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Hormone Treatment experience

User
Posted 17 Jun 2021 at 16:21

Gleason 3+4 and I decided to go down the hormone and radiotherapy route, being concerned about the possible side effects of surgery and the risks involved at 70. The consultant surgeon suggested that if I had been 10 years younger he would have thought prostatectomy was a good idea but once over 60, I might consider the less invasive option I have just passed eight weeks since my 6 months Decapeptyl injection today and am feeling pretty good. Hving scrutinised the information booklets, I was quite apprehensive about the possibility of unpeasant side effects, especially weight gain, hot flushes/ sweats etc and possible breast enlargement, but I have managed to avoid these things.The ony effect it sems to have is to  have sligtly reduced my energy levels, but nothing I can't recover from. I take a bit more time to come to in the mornings and my 'mood' seems just a tiny bit 'flatter'. Maybe that's down to the pandemic.

I decided to take premptive action by going on a diet and have by careful eating and reduction of alcohol intake managed to lose jut a bit more than 7 kilos, somy fears of weight gain have been allayed. I have also gone down the route of drinking plenty of water and de-caffeinated tea and coffee, which were advised in one of the booklets.

Next month I will have a psa test and hope it is down from 10.5, prior to a meeting with my consultant and I hope news about my radiotherapy treatment plan.

I know that some people have had adverse reactions to hormone treatment - the consultant told me of one patient who said he couldn't face it any more, but I wanted to share my more fortunate experience because I gather from a medical friend that many people do and for those who may be embarking on this, it doesn't always have to be awful. Once I had face up to the unpleasant fact that my cancer needed treatment rather than just active surveillance, which was quie a shock, I am pleased to be on this therapy journey which, statistically has a favourable outcome. I have met others in my village who have been cured and I am keeping positive about the future.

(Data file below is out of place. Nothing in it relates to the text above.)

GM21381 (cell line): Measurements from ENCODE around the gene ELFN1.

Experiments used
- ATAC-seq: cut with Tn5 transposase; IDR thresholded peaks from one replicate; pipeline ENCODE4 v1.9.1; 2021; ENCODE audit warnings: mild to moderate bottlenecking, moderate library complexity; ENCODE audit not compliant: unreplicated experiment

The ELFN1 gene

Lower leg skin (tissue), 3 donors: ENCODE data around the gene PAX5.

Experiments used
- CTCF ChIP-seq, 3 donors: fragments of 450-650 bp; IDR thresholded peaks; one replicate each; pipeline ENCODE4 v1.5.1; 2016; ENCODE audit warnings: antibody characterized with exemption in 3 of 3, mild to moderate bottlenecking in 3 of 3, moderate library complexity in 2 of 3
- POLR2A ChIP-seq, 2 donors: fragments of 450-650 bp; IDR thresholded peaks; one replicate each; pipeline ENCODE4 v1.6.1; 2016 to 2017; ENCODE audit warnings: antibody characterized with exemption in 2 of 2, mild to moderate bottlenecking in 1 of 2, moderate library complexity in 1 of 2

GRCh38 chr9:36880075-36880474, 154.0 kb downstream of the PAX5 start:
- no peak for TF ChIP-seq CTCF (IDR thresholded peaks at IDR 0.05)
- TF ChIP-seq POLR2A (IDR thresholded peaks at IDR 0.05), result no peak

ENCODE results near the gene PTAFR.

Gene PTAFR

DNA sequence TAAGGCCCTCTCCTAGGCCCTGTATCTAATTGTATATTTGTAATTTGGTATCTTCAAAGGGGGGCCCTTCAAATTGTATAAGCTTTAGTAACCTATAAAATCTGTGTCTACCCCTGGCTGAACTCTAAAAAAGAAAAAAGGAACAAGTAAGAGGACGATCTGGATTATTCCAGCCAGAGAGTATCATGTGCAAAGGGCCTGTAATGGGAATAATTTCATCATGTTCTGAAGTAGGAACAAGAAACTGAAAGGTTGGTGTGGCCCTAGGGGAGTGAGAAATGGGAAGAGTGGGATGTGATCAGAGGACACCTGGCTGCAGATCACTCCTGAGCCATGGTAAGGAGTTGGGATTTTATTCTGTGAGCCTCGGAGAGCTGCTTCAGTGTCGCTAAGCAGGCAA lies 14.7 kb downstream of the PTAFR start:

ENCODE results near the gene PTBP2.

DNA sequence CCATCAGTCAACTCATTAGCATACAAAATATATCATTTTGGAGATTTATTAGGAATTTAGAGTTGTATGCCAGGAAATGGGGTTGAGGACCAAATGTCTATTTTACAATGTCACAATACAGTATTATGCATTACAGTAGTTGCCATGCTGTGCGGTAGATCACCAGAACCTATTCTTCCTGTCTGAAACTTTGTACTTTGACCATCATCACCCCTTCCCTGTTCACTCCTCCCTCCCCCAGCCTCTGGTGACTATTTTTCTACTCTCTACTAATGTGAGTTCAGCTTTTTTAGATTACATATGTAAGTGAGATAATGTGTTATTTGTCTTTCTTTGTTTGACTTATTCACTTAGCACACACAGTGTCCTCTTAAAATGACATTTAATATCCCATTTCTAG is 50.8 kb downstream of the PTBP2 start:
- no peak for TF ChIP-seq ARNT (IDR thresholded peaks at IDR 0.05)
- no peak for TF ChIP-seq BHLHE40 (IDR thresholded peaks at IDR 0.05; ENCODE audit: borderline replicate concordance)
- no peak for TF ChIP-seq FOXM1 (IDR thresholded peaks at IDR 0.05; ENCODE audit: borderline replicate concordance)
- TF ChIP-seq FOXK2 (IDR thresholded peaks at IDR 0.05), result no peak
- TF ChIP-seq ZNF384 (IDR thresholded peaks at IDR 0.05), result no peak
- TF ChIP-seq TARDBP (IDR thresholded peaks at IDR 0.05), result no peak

User
Posted 18 Jun 2021 at 16:45

Originally Posted by: Online Community Member

One thing I can't find is the reasoning behind having to stay on hormone treatment after radiation. If the hormone treatment leading up to and including  radiation is successful, why do we continue the Hormones for (as I understand) up to 2 years after? I assume that because the HT shrinks the cancer it makes it more manageable to target in EBRT? But if the radiation does the business why does one continue the HT - I know there must be good logic behind this.

Basically, the way it works is this: the radiation damages the DNA of all the cells in your prostate. Healthy cells can repair their DNA, but the repair mechanism of cancer cells is usually faulty, so the cancer cells eventually die. This can take quite a while to happen, which is why your PSA generally continues to fall for about 18 months after RT finishes.

HT serves a different purpose: it starves the cancer cells of the hormones they require to reproduce, so your cancer won’t spread. Hence the idea is that you stay on HT with the cancer not spreading while you’re waiting for the existing cancer cells that have been damaged by the radiation to die.

Is that any help?

Cheers,

Chris

 

User
Posted 17 Jun 2021 at 16:21

Gleason 3+4 and I decided to go down the hormone and radiotherapy route, being concerned about the possible side effects of surgery and the risks involved at 70. The consultant surgeon suggested that if I had been 10 years younger he would have thought prostatectomy was a good idea but once over 60, I might consider the less invasive option I have just passed eight weeks since my 6 months Decapeptyl injection today and am feeling pretty good. Hving scrutinised the information booklets, I was quite apprehensive about the possibility of unpeasant side effects, especially weight gain, hot flushes/ sweats etc and possible breast enlargement, but I have managed to avoid these things.The ony effect it sems to have is to  have sligtly reduced my energy levels, but nothing I can't recover from. I take a bit more time to come to in the mornings and my 'mood' seems just a tiny bit 'flatter'. Maybe that's down to the pandemic.